How to Freeze Time in Real Life (With Clocks) — Saccadic Masking

This girl knows how to stop time with just her eyes.

Want to show your friends that you know how to freeze time in real life and have a spare clock around? It’s easy if you follow this advice.


Wizards. Magic spells. Incantations. There are just some cool things that we all want to do in life. Whether you’re a fan of Adam Sandler’s Click or just have an active imagination, the thought of being able to stop time is pretty high on the list of special abilities for most people.


Aside from deep freezing things to zero degrees Kelvin, it doesn’t seem like modern science would know how to freeze time in real life.


But what if there was a little trick that you could pull — using a sweet clock — that could defy your, and your friends’, perception of time for just a little bit? Well, that’d be pretty great… and possible!


Materials Needed to Freeze Time

This time-freezing trick isn’t as difficult as you might think. It only takes a clock, if you can find the right kind. The requirements aren’t overly complex; either an analog clock or a digital clock will work, provided they fulfill certain conditions.


For analog clocks to work, they must include a seconds hand. As discussed during our examination of a clock’s face components, the seconds hand can either tick or sweep. For this particular trick, a ticking seconds hand is necessary.


Digital clocks will also need to show seconds. Preferably, milliseconds would not be shown, to create the maximum possibility of success.


For both styles of clock, short bursts of discrete state changes — that is, the changing from one image to another directly, without transitions — are required. As we’ll soon see, this is key to creating the illusion of frozen time.


How to Freeze Time in Real Life

This man knows how to freeze time in real life. (from: Pexels, Oladimeji Ajegbile)

Have the right clock on hand? Position it to where you can see the seconds hand or seconds counter easily. It shouldn’t be blurry, too close to see the full thing, or too far away to notice the time changes.


Watch the clock carefully to make sure you can see the discrete state changes of the seconds. 01, 02, 03… the changes should be easy to see. If using an analog clock, make sure you can see the hand start and stop quickly. Swift ticks are best.


Now, look away from the clock. Your nose should point slightly away from it. Suddenly snap your eyes to the seconds display on the clock. Most of the action should come from a quick snap of the eyes, not the movement of the head. Slow, dragging motions of the eyes don’t work, either.


Did time just stop for you?


There’s a non-zero chance you just experienced one of the weirdest phenomena known in the world of clocks. The second you looked over at didn’t move for a bit and then the passage of time restarted, the seconds quickly ticking by just like before. But, for just a split second, you figured out how to freeze time in real life.


But what if it didn’t work? Don’t fret, try again! Getting this trick to work is all in the eye snapping technique and also a touch of luck. If your eye snaps onto the clock at the wrong time you’ll miss it. Personal experience shows that this trick can work at least a couple of times in a session of trying before you’ll need to rest and try again.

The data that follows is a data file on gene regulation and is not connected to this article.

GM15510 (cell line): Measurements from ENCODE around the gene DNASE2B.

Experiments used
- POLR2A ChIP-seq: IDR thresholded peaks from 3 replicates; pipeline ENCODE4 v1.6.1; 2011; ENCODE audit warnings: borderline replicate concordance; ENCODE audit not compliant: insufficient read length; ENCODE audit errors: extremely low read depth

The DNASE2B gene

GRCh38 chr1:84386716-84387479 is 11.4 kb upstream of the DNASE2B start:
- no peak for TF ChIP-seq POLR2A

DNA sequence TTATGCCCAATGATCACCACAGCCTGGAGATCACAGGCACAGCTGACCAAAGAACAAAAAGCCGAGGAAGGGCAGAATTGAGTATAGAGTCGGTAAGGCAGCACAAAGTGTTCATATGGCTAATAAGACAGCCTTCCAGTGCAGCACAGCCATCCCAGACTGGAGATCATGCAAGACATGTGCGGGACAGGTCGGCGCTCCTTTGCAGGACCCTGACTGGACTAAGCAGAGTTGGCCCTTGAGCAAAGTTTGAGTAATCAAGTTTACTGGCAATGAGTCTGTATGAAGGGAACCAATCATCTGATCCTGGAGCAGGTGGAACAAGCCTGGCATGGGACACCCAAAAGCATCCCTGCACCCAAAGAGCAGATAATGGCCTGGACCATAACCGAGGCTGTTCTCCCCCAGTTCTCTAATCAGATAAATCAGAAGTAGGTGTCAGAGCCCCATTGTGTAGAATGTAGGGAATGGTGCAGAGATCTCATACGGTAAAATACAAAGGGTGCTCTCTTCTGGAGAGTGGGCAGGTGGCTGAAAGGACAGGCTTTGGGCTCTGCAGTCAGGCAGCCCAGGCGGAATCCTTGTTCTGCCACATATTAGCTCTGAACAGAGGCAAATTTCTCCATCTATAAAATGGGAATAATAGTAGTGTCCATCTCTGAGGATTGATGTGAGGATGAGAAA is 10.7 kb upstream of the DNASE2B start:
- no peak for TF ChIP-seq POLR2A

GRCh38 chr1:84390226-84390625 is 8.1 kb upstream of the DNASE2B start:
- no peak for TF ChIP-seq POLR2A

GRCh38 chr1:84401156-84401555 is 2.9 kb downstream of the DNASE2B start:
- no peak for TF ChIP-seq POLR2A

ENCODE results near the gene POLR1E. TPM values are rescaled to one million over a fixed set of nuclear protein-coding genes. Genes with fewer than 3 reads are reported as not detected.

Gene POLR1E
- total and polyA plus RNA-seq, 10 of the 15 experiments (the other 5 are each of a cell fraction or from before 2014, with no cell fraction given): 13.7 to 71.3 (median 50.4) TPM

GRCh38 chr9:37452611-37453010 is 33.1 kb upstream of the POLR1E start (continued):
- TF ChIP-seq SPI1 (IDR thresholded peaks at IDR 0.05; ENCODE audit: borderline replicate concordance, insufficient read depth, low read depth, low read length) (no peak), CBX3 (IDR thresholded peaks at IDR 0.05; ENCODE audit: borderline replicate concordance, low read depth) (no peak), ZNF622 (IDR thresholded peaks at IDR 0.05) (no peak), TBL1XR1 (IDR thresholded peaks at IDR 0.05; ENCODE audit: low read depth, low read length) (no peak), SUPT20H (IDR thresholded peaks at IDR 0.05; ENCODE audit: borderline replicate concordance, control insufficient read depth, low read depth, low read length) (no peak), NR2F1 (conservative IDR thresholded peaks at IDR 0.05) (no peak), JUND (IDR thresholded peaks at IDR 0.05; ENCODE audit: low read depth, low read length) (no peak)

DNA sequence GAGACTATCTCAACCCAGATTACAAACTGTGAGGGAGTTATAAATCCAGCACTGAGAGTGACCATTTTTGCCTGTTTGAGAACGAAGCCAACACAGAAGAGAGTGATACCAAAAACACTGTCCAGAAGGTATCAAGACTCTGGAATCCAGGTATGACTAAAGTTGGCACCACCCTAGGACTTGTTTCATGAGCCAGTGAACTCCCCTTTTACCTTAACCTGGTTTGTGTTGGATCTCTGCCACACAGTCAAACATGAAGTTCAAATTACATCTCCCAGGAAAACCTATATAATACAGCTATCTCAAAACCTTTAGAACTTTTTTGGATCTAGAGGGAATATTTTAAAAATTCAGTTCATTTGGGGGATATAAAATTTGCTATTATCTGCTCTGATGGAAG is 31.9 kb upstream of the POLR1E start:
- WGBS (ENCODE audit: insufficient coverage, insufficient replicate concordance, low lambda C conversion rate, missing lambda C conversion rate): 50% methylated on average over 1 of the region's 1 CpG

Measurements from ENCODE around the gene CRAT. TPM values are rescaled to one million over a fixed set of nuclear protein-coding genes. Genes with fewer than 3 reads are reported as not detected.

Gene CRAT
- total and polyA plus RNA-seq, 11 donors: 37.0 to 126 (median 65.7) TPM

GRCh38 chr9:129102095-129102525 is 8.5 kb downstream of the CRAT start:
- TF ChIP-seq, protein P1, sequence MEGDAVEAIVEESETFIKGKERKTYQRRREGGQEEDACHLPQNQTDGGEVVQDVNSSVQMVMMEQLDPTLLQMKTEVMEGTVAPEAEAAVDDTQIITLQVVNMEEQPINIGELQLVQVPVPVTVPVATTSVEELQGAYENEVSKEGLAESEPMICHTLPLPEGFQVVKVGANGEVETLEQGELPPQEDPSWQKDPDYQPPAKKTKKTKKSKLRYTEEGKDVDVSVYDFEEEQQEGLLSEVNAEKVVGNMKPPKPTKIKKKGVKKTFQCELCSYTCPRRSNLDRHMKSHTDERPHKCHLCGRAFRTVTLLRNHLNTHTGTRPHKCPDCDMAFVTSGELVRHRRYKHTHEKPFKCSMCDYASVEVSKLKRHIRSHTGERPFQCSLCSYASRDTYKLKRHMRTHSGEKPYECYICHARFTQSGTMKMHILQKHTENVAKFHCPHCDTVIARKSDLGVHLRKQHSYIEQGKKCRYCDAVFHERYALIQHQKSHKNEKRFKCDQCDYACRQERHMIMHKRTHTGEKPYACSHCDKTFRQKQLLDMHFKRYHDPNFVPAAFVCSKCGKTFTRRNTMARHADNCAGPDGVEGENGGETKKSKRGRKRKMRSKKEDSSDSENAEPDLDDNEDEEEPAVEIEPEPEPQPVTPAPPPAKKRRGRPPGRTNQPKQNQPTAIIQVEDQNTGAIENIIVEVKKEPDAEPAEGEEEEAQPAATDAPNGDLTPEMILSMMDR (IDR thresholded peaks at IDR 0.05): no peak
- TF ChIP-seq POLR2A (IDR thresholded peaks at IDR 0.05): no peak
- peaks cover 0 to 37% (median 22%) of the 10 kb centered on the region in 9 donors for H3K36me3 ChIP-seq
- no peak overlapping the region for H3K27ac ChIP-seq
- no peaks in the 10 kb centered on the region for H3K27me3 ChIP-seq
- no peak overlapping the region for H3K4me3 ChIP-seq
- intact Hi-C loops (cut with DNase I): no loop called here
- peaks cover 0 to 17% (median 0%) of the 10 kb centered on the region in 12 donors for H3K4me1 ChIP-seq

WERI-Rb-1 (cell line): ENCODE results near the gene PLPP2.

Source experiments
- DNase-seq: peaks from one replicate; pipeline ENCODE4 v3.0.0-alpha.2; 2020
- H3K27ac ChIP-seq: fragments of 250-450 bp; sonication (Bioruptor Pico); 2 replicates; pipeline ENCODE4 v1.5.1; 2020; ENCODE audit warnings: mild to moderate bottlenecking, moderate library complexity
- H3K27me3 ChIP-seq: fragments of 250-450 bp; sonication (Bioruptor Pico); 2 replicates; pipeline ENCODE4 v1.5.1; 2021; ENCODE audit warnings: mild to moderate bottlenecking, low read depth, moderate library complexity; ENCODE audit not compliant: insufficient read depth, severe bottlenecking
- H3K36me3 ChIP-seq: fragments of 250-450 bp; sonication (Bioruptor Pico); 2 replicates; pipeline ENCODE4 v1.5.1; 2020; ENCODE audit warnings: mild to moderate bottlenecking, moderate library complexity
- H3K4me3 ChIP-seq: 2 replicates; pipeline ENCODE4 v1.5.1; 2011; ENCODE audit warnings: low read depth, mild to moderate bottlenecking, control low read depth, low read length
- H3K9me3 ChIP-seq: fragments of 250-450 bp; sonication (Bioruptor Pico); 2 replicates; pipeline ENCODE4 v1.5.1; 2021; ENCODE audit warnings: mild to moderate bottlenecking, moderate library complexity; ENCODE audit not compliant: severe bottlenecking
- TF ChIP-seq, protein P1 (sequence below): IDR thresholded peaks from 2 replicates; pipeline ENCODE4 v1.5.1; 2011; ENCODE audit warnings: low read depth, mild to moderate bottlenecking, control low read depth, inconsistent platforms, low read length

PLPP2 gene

So, what just happened? Saccadic Masking of the Eyes

If you’re a bit creeped out, or ready to use your newfound powers to grab some extra time on your next exam, hold on a second. Unfortunately, you haven’t figured out how to freeze time in real life, not really. This is just a trick of the eyes.


What you just experienced is a manipulation of something called saccadic masking.


When your eyes move, it feels like gliding but your sensory input doesn’t take it in that way. Try moving your eyes, or even your eyes and head, in a smooth way around your room or environment, from left to right. If you pay attention you’ll notice a janky movement and soft stops all across the movement.


If you haven’t noticed this before in your life, welcome to the new reality of how your eyes work. They move and stop, move and stop. These movements, called saccades, are how your brain avoids motion blur and sensory overload from the outside world.


After the eyes stop moving, there is a brief period where the eyes don’t take in new sensory information before things start working again as normal. This is why the trick sometimes doesn’t work if you move your eyes over immediately after the new second has started; your saccade time stop is over by the time the next second begins.


How to Freeze Time in Real Life — FAQ

If this wasn’t the answer you were looking for and you wanted to learn how to freeze time in real life with actual science, you aren’t alone. While this is a neat trick with the eyes, it doesn’t actually stop time.


As a result, you may be left with more questions than answers.


Is there a way to freeze time?

There is no way to freeze time and experience it. Hypothetically, at zero degrees Kelvin (a unit of temperature like Fahrenheit and Celcius) atoms stop moving. When atoms stop moving, time may as well have frozen. Unfortunately, you would die before you could experience an environment at such low temperatures.


What happens if you freeze time?

If you freeze time, nothing moves, including you or the neurons in your brain. Theoretically speaking, time could stop periodically on a universal scale and it would be entirely unnoticeable.


How do I stop time right now?

You cannot stop time right now. By playing mind and eye tricks, as outlined above, you can simulate a short time stop, but that is all. Unfortunately, we must all face the specter of time, which marches forward whether we like it or not.


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